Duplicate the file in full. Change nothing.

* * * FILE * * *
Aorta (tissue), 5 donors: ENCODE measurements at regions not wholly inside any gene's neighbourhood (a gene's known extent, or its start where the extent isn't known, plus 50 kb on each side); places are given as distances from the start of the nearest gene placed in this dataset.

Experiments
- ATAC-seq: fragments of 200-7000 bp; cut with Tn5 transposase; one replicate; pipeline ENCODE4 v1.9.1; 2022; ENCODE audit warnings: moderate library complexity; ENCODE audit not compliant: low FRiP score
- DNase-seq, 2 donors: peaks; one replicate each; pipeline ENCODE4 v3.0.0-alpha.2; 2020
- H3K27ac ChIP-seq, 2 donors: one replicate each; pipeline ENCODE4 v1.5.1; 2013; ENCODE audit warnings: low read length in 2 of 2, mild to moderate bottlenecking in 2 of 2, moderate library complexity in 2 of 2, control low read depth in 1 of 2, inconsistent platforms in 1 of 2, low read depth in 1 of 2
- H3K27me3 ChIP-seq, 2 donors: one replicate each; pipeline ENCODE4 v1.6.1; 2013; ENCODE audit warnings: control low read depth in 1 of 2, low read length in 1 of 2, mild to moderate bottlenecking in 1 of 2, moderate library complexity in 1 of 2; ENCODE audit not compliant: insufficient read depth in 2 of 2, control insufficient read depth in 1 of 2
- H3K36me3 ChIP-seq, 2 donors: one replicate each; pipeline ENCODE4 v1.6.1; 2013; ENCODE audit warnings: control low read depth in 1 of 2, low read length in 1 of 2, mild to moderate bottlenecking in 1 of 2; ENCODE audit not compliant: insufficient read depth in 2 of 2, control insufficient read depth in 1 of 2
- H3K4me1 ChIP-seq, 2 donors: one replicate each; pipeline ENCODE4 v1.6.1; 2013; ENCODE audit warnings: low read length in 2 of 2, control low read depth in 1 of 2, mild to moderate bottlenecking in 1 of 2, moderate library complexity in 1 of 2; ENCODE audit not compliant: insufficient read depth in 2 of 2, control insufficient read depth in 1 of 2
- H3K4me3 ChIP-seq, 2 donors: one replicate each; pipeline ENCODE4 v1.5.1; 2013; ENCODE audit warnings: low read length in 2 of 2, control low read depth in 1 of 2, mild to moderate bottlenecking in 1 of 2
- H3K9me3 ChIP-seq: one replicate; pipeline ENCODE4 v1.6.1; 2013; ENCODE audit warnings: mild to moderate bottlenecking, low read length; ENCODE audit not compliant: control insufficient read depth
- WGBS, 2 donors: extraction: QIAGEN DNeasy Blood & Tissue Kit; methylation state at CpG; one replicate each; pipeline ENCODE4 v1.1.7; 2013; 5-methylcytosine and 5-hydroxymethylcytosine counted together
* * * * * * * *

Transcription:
Aorta (tissue), 5 donors: ENCODE measurements at regions not wholly inside any gene's neighbourhood (a gene's known extent, or its start where the extent isn't known, plus 50 kb on each side); places are given as distances from the start of the nearest gene placed in this dataset.

Experiments
- ATAC-seq: fragments of 200-7000 bp; cut with Tn5 transposase; one replicate; pipeline ENCODE4 v1.9.1; 2022; ENCODE audit warnings: moderate library complexity; ENCODE audit not compliant: low FRiP score
- DNase-seq, 2 donors: peaks; one replicate each; pipeline ENCODE4 v3.0.0-alpha.2; 2020
- H3K27ac ChIP-seq, 2 donors: one replicate each; pipeline ENCODE4 v1.5.1; 2013; ENCODE audit warnings: low read length in 2 of 2, mild to moderate bottlenecking in 2 of 2, moderate library complexity in 2 of 2, control low read depth in 1 of 2, inconsistent platforms in 1 of 2, low read depth in 1 of 2
- H3K27me3 ChIP-seq, 2 donors: one replicate each; pipeline ENCODE4 v1.6.1; 2013; ENCODE audit warnings: control low read depth in 1 of 2, low read length in 1 of 2, mild to moderate bottlenecking in 1 of 2, moderate library complexity in 1 of 2; ENCODE audit not compliant: insufficient read depth in 2 of 2, control insufficient read depth in 1 of 2
- H3K36me3 ChIP-seq, 2 donors: one replicate each; pipeline ENCODE4 v1.6.1; 2013; ENCODE audit warnings: control low read depth in 1 of 2, low read length in 1 of 2, mild to moderate bottlenecking in 1 of 2; ENCODE audit not compliant: insufficient read depth in 2 of 2, control insufficient read depth in 1 of 2
- H3K4me1 ChIP-seq, 2 donors: one replicate each; pipeline ENCODE4 v1.6.1; 2013; ENCODE audit warnings: low read length in 2 of 2, control low read depth in 1 of 2, mild to moderate bottlenecking in 1 of 2, moderate library complexity in 1 of 2; ENCODE audit not compliant: insufficient read depth in 2 of 2, control insufficient read depth in 1 of 2
- H3K4me3 ChIP-seq, 2 donors: one replicate each; pipeline ENCODE4 v1.5.1; 2013; ENCODE audit warnings: low read length in 2 of 2, control low read depth in 1 of 2, mild to moderate bottlenecking in 1 of 2
- H3K9me3 ChIP-seq: one replicate; pipeline ENCODE4 v1.6.1; 2013; ENCODE audit warnings: mild to moderate bottlenecking, low read length; ENCODE audit not compliant: control insufficient read depth
- WGBS, 2 donors: extraction: QIAGEN DNeasy Blood & Tissue Kit; methylation state at CpG; one replicate each; pipeline ENCODE4 v1.1.7; 2013; 5-methylcytosine and 5-hydroxymethylcytosine counted together